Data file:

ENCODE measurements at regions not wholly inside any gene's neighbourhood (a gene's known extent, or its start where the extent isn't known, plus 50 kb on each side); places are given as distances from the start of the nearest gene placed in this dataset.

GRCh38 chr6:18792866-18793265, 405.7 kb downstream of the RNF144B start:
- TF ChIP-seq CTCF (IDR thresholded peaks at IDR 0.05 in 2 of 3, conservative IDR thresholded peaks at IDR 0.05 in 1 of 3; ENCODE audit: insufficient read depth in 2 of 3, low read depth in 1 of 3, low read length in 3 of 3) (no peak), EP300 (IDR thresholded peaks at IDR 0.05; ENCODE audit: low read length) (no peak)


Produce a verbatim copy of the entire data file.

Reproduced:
ENCODE measurements at regions not wholly inside any gene's neighbourhood (a gene's known extent, or its start where the extent isn't known, plus 50 kb on each side); places are given as distances from the start of the nearest gene placed in this dataset.

GRCh38 chr6:18792866-18793265, 405.7 kb downstream of the RNF144B start:
- TF ChIP-seq CTCF (IDR thresholded peaks at IDR 0.05 in 2 of 3, conservative IDR thresholded peaks at IDR 0.05 in 1 of 3; ENCODE audit: insufficient read depth in 2 of 3, low read depth in 1 of 3, low read length in 3 of 3) (no peak), EP300 (IDR thresholded peaks at IDR 0.05; ENCODE audit: low read length) (no peak)